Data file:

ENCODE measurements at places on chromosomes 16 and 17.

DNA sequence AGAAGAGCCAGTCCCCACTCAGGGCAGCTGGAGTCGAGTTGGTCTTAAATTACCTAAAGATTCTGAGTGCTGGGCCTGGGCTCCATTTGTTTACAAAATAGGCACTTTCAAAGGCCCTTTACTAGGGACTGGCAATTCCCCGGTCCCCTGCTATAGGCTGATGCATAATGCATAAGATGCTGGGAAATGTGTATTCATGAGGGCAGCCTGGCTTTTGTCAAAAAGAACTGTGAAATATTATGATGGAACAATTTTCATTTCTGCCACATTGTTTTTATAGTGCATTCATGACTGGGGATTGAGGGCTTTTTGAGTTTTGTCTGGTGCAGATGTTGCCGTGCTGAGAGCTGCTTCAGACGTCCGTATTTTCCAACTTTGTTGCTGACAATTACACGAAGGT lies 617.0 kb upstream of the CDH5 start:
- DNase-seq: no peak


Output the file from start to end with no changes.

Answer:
ENCODE measurements at places on chromosomes 16 and 17.

DNA sequence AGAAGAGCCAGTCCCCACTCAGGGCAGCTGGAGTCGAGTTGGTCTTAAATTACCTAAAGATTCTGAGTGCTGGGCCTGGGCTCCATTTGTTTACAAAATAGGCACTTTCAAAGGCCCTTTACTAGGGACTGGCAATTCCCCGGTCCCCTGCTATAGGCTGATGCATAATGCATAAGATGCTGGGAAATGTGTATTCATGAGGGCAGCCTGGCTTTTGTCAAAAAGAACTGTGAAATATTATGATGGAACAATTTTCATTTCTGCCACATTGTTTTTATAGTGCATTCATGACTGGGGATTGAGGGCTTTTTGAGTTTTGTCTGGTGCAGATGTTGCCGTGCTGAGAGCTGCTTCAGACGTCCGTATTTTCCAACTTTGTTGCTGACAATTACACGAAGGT lies 617.0 kb upstream of the CDH5 start:
- DNase-seq: no peak